Gary Fernández (1980) is a Spanish graphic artist and illustrator based in Brooklyn, New York. He has designed Blu-ray and DVD cover for Criterion’s new release of The Bitter Tears of Petra von Kant. In a range of media that includes illustration, sculpture, printmaking, textile, and animation, his work combines technology and craft. His work reflects his interest in contradictions such as abstraction and figuration, organic and geometric, modernism and folklore, the real, the surreal, the tragic, the comical, the magical, and the absurd. As a commercial artist, Fernández has worked with agencies such as McCann Erickson, Young and Rubicam, GREY, and BBDO, for clients such as Coca Cola, Microsoft, Honda, or Volkswagen, to name a few. His work has been published in numerous magazines and books worldwide. Fernández has exhibited his work worldwide in Shanghai (China), Marseille (France), Paris (France), Madrid (Spain), Perth (Australia), and Sydney (Australia). Among other things, he is currently working on a personal project that is mainly based on the subjects of fear and desire. You can read my exclusive interview with him here.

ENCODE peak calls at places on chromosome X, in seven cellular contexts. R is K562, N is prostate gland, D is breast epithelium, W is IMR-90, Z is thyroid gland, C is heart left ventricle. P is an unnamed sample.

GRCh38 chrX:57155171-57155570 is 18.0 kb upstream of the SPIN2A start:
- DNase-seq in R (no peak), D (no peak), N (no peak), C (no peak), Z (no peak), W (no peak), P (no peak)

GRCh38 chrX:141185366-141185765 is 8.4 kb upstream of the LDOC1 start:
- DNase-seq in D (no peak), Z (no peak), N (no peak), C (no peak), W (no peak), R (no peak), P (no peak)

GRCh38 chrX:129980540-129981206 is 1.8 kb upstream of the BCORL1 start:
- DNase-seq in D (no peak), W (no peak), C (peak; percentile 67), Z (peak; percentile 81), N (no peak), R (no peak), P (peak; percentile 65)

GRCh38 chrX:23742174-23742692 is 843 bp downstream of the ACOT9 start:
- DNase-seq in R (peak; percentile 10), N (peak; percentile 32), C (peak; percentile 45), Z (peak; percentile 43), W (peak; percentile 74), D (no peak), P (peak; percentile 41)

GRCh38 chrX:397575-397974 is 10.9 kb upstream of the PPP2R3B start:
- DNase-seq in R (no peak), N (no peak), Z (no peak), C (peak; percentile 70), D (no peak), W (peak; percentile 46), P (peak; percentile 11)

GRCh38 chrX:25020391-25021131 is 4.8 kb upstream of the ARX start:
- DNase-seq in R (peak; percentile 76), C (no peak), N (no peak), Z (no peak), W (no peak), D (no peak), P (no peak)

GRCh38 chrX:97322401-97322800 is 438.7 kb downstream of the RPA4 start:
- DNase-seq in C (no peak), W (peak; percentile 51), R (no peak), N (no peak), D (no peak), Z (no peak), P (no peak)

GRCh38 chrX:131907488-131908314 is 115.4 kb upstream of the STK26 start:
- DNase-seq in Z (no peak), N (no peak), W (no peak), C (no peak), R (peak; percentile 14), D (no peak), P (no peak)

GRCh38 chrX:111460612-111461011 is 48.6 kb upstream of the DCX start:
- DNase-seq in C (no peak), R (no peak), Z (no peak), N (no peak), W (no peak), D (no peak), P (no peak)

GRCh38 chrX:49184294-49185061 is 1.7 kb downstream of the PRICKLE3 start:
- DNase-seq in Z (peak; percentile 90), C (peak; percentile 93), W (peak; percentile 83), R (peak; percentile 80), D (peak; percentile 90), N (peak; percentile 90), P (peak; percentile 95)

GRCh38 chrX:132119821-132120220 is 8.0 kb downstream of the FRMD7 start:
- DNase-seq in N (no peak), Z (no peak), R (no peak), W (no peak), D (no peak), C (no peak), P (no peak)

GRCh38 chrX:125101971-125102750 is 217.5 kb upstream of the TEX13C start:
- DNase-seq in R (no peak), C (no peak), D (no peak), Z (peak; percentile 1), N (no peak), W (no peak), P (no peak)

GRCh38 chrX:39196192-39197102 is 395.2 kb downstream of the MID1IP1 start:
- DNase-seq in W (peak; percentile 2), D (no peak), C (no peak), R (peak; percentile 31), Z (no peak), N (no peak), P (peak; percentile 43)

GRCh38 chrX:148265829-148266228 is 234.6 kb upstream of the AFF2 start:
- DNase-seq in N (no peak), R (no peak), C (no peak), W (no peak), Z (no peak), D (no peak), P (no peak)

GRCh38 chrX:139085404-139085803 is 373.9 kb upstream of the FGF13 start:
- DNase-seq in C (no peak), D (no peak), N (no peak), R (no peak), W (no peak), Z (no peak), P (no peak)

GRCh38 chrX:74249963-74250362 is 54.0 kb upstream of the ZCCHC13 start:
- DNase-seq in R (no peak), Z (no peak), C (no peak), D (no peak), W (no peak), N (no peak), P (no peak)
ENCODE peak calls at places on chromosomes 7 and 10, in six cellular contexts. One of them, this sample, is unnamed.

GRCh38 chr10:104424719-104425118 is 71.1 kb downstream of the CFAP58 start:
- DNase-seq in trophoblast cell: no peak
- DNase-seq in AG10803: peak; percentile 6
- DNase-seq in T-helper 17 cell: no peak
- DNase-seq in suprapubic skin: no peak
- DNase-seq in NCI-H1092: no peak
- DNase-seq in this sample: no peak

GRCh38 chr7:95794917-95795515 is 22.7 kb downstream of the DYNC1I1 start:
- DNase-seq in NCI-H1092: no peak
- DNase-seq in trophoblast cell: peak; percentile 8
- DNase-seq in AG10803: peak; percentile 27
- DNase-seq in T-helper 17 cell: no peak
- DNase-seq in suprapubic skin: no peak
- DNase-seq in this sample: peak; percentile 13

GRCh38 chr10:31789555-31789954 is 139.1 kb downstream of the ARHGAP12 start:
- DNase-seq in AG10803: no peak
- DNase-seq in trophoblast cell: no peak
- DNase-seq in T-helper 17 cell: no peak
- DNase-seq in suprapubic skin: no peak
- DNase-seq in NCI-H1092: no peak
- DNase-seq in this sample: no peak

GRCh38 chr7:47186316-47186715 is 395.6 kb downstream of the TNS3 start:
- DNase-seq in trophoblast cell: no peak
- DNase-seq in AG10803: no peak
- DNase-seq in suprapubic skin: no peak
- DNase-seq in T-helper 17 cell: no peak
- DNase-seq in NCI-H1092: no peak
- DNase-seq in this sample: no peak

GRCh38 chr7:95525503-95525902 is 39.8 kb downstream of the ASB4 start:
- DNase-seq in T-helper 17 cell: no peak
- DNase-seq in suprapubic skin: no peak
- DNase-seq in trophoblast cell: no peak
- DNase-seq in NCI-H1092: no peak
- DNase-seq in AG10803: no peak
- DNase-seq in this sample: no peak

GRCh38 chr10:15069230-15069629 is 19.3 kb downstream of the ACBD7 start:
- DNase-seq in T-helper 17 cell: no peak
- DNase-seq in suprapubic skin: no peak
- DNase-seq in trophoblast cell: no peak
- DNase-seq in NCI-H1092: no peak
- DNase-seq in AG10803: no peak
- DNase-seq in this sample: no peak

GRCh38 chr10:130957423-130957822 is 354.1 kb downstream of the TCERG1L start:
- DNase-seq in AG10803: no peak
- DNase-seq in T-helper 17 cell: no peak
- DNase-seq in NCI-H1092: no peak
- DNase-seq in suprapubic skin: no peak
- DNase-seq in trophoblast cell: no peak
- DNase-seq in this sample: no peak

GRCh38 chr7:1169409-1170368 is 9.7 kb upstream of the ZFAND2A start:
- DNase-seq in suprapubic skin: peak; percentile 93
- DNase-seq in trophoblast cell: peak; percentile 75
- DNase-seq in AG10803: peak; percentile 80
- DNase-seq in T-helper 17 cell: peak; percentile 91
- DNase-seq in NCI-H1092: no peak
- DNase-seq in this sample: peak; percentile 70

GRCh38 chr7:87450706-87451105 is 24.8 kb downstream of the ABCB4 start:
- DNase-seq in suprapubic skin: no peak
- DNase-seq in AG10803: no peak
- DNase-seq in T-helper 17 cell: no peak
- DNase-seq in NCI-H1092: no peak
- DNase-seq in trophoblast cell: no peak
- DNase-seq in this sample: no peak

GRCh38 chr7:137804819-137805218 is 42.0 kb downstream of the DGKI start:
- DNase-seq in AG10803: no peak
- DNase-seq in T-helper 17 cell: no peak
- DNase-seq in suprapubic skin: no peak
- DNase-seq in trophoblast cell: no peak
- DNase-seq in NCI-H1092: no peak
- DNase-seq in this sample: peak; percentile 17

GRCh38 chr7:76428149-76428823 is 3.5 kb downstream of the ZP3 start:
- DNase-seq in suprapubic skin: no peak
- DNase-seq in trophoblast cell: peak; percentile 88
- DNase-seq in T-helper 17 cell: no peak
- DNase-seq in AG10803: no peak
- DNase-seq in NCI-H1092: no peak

Hossein Edidizadeh: How did Criterion approach you? Did they choose the movie for you or you choose The Bitter Tears of Petra von Kant?
They basically asked me if I would be interested in working in the cover of this film specific film.
• Why did you accept to design The Bitter Tears of Petra von Kant?
After a quick research I instantly loved the characters and the story, and I felt I could contribute with something special to the film.
• Are you a big fan of Rainer Werner Fassbinder? What are your favorite movies?